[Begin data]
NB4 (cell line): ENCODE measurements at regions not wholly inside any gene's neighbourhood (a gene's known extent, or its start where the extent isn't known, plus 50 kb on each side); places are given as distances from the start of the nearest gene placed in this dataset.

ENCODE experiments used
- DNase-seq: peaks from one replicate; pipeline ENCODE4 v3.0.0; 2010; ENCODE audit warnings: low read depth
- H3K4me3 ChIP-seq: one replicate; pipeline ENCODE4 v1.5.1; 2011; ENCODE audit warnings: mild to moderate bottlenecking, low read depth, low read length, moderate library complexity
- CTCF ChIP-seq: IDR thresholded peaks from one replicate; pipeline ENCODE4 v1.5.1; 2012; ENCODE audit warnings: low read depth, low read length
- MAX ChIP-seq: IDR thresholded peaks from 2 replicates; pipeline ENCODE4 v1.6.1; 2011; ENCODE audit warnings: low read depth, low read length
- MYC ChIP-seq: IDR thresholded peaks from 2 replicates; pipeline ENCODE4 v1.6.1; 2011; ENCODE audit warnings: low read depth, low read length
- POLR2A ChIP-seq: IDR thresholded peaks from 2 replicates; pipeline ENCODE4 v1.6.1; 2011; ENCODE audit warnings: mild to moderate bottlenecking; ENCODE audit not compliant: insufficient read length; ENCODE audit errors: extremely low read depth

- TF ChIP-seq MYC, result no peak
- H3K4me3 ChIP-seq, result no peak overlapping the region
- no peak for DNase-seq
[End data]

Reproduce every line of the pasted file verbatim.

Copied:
NB4 (cell line): ENCODE measurements at regions not wholly inside any gene's neighbourhood (a gene's known extent, or its start where the extent isn't known, plus 50 kb on each side); places are given as distances from the start of the nearest gene placed in this dataset.

ENCODE experiments used
- DNase-seq: peaks from one replicate; pipeline ENCODE4 v3.0.0; 2010; ENCODE audit warnings: low read depth
- H3K4me3 ChIP-seq: one replicate; pipeline ENCODE4 v1.5.1; 2011; ENCODE audit warnings: mild to moderate bottlenecking, low read depth, low read length, moderate library complexity
- CTCF ChIP-seq: IDR thresholded peaks from one replicate; pipeline ENCODE4 v1.5.1; 2012; ENCODE audit warnings: low read depth, low read length
- MAX ChIP-seq: IDR thresholded peaks from 2 replicates; pipeline ENCODE4 v1.6.1; 2011; ENCODE audit warnings: low read depth, low read length
- MYC ChIP-seq: IDR thresholded peaks from 2 replicates; pipeline ENCODE4 v1.6.1; 2011; ENCODE audit warnings: low read depth, low read length
- POLR2A ChIP-seq: IDR thresholded peaks from 2 replicates; pipeline ENCODE4 v1.6.1; 2011; ENCODE audit warnings: mild to moderate bottlenecking; ENCODE audit not compliant: insufficient read length; ENCODE audit errors: extremely low read depth

- TF ChIP-seq MYC, result no peak
- H3K4me3 ChIP-seq, result no peak overlapping the region
- no peak for DNase-seq